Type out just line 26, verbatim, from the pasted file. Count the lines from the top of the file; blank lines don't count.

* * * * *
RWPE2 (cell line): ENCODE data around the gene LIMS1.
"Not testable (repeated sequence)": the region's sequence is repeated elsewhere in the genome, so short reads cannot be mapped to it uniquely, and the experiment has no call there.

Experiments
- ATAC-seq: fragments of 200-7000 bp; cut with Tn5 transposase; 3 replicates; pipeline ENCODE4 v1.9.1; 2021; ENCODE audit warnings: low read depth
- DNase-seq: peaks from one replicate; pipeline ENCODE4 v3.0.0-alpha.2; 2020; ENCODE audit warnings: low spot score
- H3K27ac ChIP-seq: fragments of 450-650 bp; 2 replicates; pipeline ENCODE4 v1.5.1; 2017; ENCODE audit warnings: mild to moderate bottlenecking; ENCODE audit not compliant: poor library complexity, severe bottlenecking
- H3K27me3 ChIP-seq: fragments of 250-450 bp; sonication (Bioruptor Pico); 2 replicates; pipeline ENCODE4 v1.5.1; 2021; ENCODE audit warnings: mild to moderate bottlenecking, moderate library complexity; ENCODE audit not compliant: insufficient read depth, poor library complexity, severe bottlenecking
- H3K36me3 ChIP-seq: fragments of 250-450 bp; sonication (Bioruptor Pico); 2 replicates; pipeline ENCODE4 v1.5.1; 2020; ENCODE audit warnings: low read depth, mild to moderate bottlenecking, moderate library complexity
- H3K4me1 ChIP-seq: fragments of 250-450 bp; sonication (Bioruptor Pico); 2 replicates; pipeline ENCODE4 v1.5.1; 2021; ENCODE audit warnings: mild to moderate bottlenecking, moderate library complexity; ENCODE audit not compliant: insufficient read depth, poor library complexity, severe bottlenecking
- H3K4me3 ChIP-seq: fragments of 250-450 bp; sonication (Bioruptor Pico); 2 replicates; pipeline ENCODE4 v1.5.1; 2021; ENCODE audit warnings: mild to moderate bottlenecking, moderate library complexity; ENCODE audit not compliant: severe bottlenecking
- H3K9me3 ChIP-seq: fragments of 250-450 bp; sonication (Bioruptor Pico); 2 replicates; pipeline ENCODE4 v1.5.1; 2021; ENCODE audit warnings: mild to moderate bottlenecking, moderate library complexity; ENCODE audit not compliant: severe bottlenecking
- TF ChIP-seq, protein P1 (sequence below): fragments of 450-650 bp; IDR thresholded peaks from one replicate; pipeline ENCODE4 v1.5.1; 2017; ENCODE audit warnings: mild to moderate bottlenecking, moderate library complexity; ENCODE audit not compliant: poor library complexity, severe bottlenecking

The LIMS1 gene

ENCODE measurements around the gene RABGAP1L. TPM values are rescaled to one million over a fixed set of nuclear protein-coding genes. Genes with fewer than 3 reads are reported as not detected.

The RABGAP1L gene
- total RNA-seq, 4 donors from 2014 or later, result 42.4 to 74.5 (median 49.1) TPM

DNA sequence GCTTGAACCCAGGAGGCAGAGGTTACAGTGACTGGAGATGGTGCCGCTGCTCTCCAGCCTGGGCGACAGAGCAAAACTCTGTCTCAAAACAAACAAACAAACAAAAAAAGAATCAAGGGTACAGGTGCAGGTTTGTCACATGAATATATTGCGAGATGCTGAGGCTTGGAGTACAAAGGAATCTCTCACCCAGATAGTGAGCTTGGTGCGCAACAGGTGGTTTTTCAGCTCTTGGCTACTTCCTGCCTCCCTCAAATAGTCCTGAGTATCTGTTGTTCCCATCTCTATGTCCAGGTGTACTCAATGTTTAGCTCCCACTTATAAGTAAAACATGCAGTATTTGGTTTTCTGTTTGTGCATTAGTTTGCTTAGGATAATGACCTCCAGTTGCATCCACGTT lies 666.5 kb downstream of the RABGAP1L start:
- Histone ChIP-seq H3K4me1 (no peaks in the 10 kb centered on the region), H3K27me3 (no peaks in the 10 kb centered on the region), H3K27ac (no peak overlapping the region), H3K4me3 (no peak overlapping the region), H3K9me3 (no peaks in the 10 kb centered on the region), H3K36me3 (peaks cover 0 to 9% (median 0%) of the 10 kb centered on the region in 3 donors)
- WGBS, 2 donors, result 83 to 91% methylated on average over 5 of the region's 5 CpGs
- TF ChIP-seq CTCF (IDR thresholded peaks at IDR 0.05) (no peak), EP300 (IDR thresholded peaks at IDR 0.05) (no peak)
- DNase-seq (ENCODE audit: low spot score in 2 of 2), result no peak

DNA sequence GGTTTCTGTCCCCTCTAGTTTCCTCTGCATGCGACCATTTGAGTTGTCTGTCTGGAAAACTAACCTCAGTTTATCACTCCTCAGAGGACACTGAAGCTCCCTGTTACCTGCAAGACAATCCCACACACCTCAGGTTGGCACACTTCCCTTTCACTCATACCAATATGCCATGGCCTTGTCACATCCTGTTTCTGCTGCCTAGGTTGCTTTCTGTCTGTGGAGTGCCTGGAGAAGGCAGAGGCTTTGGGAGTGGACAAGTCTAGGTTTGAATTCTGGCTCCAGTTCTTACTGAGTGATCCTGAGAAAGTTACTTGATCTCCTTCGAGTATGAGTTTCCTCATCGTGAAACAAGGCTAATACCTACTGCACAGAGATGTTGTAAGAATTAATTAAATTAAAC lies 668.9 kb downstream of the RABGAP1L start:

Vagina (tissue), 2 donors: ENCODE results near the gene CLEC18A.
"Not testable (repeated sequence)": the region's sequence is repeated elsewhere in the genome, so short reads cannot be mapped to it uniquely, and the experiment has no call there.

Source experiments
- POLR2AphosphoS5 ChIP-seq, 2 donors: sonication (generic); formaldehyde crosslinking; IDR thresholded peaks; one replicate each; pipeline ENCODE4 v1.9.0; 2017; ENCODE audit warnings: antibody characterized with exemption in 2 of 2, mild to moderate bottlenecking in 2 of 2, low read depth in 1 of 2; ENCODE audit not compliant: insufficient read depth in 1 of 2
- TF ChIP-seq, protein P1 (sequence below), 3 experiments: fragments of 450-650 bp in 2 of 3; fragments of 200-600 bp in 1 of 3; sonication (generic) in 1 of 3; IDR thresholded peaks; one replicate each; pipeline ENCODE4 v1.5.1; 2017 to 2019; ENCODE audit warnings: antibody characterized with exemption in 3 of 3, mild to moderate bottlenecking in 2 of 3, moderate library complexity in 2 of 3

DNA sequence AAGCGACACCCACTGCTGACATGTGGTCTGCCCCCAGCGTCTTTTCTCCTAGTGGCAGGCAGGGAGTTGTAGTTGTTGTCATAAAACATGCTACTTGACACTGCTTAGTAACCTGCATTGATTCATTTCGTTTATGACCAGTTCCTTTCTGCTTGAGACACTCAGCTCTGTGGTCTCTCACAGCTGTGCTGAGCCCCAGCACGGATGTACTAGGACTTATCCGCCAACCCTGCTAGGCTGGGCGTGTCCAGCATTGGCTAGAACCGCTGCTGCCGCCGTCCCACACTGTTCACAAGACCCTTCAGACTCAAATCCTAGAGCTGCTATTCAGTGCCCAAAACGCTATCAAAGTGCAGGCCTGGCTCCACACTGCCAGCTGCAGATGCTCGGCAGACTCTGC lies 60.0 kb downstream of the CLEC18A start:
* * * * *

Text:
- POLR2AphosphoS5 ChIP-seq, 2 donors: sonication (generic); formaldehyde crosslinking; IDR thresholded peaks; one replicate each; pipeline ENCODE4 v1.9.0; 2017; ENCODE audit warnings: antibody characterized with exemption in 2 of 2, mild to moderate bottlenecking in 2 of 2, low read depth in 1 of 2; ENCODE audit not compliant: insufficient read depth in 1 of 2